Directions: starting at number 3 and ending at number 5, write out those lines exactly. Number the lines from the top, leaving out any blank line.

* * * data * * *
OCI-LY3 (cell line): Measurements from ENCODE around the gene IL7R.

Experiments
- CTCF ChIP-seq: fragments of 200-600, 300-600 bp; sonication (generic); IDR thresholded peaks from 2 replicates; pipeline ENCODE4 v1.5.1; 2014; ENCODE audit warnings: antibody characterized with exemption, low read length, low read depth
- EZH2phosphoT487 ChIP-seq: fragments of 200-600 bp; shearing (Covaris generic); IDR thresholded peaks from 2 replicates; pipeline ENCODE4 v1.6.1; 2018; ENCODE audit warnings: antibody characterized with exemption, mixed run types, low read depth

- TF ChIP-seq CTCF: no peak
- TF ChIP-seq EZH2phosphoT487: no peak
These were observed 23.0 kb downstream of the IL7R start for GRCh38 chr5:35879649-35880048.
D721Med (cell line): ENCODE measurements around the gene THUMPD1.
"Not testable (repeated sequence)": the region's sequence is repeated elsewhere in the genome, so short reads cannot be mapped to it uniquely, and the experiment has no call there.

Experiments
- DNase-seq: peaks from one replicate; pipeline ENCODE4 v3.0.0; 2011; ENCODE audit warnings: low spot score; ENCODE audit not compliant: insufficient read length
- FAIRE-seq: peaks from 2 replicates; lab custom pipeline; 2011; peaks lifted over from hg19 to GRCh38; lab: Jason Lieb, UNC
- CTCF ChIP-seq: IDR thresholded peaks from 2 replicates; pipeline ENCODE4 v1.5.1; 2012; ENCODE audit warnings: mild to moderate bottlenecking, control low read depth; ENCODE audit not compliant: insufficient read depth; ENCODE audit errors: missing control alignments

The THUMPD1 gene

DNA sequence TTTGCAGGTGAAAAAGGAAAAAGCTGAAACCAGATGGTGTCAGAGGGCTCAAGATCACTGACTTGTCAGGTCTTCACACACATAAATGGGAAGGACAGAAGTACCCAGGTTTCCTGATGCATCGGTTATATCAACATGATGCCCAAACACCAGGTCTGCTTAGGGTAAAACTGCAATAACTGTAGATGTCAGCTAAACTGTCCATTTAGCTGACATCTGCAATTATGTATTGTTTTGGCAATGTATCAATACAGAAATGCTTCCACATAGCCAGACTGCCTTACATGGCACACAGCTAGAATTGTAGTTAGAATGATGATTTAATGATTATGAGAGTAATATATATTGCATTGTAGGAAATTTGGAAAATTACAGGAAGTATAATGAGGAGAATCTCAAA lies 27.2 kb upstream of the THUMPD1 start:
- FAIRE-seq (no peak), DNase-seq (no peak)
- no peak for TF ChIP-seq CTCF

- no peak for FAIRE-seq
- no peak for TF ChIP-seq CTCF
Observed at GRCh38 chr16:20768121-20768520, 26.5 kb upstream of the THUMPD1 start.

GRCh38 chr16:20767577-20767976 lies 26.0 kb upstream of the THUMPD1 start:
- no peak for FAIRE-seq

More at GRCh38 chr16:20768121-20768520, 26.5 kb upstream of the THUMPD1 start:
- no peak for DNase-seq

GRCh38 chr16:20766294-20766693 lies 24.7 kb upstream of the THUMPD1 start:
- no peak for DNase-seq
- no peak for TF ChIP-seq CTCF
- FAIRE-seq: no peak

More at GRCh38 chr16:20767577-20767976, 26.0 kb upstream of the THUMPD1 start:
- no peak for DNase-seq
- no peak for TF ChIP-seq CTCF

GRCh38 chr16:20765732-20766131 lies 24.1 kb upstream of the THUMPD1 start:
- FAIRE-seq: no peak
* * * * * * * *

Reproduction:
- CTCF ChIP-seq: fragments of 200-600, 300-600 bp; sonication (generic); IDR thresholded peaks from 2 replicates; pipeline ENCODE4 v1.5.1; 2014; ENCODE audit warnings: antibody characterized with exemption, low read length, low read depth
- EZH2phosphoT487 ChIP-seq: fragments of 200-600 bp; shearing (Covaris generic); IDR thresholded peaks from 2 replicates; pipeline ENCODE4 v1.6.1; 2018; ENCODE audit warnings: antibody characterized with exemption, mixed run types, low read depth

- TF ChIP-seq CTCF: no peak